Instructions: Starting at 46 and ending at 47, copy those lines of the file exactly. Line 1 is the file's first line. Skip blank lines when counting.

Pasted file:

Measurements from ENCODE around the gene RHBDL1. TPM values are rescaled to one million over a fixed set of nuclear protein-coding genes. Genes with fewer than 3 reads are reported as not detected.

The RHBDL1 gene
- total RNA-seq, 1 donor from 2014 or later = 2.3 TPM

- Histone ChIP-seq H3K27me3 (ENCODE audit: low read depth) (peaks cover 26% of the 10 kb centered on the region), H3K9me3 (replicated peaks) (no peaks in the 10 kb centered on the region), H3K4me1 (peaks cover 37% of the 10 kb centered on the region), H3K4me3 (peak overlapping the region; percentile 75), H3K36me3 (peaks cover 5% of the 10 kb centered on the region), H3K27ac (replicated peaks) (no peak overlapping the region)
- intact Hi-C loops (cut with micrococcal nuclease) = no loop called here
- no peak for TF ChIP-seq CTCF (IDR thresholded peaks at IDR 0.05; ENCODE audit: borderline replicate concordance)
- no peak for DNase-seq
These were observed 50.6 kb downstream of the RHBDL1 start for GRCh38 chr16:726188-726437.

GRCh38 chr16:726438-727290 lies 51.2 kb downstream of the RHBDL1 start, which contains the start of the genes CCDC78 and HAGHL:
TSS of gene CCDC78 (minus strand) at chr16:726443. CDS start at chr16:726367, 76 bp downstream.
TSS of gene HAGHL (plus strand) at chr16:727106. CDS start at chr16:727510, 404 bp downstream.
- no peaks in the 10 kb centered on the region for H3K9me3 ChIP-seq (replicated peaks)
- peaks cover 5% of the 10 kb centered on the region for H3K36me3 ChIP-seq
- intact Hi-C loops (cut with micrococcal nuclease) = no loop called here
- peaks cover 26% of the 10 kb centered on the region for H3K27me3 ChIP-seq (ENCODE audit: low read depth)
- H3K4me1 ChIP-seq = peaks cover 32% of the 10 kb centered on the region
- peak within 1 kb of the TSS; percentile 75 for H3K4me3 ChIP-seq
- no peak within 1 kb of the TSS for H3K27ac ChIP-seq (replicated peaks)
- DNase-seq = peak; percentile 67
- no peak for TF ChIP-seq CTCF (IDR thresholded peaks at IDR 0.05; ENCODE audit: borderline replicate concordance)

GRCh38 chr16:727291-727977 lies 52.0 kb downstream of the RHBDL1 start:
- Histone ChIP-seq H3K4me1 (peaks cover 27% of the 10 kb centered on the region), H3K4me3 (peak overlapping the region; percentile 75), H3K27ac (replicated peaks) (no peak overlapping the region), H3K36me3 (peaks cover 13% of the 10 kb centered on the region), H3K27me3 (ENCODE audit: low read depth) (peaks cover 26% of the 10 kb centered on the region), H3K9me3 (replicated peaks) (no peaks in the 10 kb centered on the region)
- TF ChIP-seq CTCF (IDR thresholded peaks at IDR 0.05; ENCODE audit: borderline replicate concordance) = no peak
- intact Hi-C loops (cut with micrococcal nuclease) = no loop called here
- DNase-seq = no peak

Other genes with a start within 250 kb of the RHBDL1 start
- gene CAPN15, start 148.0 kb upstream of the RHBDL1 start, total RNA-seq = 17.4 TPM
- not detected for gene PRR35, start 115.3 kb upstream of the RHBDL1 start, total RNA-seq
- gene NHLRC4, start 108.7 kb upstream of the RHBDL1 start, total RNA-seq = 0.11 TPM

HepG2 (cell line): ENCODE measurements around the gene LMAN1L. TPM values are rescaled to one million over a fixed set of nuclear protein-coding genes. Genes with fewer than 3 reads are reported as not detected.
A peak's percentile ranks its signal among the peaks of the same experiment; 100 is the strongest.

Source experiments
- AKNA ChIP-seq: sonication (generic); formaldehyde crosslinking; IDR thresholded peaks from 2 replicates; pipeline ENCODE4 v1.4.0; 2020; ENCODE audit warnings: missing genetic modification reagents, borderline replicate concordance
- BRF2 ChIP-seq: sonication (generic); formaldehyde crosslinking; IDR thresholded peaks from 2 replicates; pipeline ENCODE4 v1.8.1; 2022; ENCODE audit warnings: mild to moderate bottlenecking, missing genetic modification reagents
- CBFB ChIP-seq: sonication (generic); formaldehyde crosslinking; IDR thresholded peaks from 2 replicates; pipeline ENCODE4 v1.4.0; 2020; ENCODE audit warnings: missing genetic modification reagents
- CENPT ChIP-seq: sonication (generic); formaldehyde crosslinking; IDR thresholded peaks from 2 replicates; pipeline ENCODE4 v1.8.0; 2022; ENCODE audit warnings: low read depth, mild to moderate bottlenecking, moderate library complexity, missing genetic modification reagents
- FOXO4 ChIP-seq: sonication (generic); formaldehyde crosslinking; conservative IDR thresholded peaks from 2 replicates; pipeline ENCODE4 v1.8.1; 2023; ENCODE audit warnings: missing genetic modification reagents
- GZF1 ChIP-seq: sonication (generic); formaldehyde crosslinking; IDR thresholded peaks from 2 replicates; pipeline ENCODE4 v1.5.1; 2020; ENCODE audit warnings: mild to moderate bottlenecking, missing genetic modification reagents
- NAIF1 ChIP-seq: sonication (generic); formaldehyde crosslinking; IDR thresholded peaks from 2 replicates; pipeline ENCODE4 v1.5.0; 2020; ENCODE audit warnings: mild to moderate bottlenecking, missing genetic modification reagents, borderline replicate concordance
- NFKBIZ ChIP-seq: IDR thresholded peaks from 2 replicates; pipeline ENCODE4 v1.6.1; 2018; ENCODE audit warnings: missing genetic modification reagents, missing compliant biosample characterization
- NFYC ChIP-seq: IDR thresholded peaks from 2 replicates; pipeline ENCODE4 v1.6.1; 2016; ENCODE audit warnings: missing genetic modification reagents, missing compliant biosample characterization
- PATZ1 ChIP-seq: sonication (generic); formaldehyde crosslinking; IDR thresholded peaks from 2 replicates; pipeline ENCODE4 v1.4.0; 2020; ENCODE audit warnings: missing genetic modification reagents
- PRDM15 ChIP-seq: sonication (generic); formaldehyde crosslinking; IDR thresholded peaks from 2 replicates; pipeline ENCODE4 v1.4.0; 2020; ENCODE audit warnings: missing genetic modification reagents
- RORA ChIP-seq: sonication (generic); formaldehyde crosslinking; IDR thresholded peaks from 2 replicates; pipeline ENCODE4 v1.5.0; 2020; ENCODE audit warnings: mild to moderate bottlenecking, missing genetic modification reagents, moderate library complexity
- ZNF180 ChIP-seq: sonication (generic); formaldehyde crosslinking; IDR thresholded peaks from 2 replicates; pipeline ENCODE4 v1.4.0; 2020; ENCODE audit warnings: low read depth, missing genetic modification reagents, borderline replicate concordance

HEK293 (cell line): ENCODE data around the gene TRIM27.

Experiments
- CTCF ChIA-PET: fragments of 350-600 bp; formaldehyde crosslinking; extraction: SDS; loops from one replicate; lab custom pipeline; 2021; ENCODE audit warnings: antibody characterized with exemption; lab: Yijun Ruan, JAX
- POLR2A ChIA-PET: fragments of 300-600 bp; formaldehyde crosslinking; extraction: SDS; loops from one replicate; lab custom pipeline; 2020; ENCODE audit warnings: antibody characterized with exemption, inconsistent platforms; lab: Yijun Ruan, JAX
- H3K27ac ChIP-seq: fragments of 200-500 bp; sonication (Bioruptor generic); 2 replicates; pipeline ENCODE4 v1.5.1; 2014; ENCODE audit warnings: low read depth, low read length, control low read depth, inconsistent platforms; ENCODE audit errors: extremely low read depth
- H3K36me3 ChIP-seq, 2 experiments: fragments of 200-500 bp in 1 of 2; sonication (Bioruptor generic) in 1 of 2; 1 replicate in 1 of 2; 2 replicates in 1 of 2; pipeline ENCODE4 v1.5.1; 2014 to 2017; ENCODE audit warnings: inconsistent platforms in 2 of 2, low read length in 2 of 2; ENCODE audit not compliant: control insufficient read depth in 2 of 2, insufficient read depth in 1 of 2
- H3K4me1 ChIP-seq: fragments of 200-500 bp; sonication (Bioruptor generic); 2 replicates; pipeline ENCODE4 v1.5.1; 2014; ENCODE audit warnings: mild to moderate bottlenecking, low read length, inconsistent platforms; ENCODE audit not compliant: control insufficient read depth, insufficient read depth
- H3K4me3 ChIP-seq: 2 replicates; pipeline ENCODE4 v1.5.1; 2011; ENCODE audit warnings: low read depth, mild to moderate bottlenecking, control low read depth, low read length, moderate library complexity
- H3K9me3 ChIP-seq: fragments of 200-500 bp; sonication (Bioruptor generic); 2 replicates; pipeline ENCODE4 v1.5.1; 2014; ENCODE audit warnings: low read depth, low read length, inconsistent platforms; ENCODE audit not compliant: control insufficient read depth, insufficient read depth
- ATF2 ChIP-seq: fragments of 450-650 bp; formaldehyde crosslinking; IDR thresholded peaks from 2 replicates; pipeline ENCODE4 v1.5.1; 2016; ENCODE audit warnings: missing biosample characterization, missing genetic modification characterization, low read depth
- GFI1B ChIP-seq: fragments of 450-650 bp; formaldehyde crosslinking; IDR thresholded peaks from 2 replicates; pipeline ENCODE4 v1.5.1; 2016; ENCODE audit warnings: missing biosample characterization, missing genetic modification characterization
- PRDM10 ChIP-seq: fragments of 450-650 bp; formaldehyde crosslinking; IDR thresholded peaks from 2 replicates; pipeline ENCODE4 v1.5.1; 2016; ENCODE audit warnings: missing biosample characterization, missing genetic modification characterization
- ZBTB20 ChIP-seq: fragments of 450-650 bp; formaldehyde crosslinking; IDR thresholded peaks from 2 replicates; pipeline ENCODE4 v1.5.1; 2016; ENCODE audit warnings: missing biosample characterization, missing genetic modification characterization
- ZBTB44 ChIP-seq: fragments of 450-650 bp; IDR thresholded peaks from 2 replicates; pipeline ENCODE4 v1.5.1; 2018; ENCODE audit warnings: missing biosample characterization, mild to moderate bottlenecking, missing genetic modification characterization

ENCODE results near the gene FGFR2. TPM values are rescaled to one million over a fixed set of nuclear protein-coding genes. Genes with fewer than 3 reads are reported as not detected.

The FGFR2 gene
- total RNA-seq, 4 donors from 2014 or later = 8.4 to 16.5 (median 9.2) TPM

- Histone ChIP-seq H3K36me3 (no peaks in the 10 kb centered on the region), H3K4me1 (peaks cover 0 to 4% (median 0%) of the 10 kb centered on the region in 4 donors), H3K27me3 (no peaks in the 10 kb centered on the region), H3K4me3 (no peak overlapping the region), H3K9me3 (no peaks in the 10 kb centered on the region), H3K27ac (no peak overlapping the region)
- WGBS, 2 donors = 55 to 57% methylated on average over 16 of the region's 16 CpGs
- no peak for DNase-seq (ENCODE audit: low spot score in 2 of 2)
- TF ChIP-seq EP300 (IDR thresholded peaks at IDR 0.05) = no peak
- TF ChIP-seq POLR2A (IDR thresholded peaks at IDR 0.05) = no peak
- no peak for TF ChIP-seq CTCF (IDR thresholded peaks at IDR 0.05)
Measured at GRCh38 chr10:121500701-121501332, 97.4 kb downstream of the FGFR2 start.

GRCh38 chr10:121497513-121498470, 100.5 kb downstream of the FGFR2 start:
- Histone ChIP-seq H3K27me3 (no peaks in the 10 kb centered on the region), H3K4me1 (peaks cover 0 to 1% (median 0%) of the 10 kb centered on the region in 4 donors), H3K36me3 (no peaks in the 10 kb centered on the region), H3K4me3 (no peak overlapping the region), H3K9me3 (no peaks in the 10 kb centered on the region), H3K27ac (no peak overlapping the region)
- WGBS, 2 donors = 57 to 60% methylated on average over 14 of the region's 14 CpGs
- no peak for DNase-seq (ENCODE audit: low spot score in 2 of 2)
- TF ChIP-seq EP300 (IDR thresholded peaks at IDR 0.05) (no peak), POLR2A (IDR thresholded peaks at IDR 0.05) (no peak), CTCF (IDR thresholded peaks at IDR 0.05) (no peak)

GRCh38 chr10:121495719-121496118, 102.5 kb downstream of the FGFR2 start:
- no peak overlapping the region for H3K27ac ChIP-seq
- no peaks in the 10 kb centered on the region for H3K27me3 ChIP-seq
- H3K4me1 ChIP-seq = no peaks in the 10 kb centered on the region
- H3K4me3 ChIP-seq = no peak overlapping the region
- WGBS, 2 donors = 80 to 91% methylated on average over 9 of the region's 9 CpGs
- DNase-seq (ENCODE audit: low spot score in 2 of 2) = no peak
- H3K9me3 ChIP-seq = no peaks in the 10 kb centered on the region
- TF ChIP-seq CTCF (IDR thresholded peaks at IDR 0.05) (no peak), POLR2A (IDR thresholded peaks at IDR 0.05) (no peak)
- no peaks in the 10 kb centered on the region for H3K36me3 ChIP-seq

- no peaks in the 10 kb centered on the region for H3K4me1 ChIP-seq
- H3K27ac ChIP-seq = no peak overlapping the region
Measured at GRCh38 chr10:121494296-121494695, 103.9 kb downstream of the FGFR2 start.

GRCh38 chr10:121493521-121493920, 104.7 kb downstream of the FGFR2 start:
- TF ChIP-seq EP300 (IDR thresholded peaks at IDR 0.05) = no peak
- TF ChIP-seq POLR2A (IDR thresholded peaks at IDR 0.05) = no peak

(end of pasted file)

HEK293 (cell line): ENCODE data around the gene TRIM27.

Experiments